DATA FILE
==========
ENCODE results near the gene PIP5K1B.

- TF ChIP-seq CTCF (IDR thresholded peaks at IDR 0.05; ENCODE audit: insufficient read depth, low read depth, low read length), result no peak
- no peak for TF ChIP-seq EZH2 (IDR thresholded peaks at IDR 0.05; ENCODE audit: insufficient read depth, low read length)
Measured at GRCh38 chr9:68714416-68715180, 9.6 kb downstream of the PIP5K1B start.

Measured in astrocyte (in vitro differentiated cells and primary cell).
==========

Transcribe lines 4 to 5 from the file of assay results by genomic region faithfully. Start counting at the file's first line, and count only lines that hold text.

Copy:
Measured at GRCh38 chr9:68714416-68715180, 9.6 kb downstream of the PIP5K1B start.

Measured in astrocyte (in vitro differentiated cells and primary cell).